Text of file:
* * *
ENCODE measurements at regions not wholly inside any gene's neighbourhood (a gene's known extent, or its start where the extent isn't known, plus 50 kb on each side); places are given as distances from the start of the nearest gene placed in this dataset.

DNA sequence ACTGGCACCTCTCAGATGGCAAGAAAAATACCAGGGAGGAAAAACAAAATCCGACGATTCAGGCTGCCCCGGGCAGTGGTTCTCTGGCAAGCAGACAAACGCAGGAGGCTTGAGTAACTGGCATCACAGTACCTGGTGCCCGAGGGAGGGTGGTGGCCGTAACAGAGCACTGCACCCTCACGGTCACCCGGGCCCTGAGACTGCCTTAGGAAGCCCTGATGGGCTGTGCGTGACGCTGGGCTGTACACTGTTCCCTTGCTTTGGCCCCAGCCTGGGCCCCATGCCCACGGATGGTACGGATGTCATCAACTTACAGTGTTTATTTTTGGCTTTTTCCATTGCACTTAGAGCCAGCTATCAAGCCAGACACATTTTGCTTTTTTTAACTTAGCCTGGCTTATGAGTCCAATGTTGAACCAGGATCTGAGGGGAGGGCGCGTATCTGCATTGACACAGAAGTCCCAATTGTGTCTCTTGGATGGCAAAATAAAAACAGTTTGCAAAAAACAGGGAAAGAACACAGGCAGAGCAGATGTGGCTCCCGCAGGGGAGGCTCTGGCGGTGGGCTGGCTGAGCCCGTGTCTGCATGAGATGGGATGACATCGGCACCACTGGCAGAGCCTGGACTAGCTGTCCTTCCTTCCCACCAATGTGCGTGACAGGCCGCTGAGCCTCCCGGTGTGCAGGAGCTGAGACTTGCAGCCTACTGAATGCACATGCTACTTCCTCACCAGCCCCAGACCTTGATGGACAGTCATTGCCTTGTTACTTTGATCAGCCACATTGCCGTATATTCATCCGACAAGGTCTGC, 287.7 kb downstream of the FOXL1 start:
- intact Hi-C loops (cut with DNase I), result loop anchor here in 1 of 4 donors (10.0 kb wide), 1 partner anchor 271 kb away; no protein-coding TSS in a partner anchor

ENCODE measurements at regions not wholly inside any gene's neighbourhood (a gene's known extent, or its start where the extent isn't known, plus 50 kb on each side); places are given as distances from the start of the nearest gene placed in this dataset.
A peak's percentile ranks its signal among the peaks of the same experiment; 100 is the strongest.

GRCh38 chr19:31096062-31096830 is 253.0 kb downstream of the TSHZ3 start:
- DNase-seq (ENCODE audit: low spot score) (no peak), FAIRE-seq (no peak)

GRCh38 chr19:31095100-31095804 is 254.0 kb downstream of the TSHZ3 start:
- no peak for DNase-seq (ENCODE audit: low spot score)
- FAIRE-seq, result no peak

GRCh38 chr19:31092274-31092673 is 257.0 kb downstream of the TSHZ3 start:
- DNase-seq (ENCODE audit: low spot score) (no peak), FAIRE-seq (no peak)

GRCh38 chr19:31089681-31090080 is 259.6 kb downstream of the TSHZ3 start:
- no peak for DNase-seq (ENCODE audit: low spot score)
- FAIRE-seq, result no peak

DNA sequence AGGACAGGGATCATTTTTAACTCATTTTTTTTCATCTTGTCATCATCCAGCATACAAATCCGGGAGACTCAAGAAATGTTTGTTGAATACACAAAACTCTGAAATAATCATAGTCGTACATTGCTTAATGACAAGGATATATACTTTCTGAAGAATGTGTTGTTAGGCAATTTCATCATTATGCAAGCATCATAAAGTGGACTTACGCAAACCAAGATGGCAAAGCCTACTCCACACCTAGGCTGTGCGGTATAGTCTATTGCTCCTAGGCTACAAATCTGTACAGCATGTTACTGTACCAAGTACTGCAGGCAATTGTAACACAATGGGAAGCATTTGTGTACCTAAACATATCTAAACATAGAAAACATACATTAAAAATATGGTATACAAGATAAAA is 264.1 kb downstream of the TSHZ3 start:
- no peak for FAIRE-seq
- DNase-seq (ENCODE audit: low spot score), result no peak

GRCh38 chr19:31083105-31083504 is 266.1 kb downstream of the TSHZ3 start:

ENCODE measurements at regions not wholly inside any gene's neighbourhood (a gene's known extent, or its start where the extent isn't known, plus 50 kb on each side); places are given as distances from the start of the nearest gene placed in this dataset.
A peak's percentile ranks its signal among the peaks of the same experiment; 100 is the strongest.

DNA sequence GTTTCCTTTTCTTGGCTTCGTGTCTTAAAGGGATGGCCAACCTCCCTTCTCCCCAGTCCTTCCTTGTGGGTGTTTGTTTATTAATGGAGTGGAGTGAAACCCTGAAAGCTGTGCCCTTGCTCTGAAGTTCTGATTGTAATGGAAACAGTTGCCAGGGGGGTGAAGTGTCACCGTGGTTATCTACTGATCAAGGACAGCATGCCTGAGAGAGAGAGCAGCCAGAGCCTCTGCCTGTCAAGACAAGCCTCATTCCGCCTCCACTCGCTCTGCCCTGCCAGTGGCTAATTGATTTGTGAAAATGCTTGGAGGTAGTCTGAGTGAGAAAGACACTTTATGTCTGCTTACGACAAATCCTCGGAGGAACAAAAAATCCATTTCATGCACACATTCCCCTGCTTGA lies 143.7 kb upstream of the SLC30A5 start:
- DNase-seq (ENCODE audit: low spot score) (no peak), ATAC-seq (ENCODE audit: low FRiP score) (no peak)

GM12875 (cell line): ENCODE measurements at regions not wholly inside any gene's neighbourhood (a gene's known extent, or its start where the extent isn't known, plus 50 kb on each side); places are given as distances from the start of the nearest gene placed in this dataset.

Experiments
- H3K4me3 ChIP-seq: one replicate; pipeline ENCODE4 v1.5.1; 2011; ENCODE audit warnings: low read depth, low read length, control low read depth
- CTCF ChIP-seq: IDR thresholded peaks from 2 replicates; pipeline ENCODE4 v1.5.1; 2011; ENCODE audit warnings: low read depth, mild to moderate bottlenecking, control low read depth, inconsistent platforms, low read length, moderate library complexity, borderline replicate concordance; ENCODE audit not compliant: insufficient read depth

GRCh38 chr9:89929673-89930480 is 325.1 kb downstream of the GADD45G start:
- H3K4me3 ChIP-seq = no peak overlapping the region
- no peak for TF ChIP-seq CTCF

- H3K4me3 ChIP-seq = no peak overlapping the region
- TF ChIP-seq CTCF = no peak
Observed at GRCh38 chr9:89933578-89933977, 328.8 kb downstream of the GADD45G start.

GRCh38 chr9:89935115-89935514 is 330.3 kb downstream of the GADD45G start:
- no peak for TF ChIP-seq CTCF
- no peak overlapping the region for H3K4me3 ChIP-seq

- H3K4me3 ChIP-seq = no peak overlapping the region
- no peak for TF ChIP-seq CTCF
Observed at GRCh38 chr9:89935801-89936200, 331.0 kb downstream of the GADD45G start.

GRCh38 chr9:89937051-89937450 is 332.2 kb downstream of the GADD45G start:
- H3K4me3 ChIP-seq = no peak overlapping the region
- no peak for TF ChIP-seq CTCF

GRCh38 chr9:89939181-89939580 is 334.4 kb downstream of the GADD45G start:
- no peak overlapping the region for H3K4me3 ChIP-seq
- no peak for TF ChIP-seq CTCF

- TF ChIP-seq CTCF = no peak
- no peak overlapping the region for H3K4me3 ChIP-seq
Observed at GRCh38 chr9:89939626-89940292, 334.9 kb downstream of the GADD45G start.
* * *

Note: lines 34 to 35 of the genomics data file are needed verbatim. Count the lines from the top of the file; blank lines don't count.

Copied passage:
GRCh38 chr9:89935115-89935514 is 330.3 kb downstream of the GADD45G start:
- no peak for TF ChIP-seq CTCF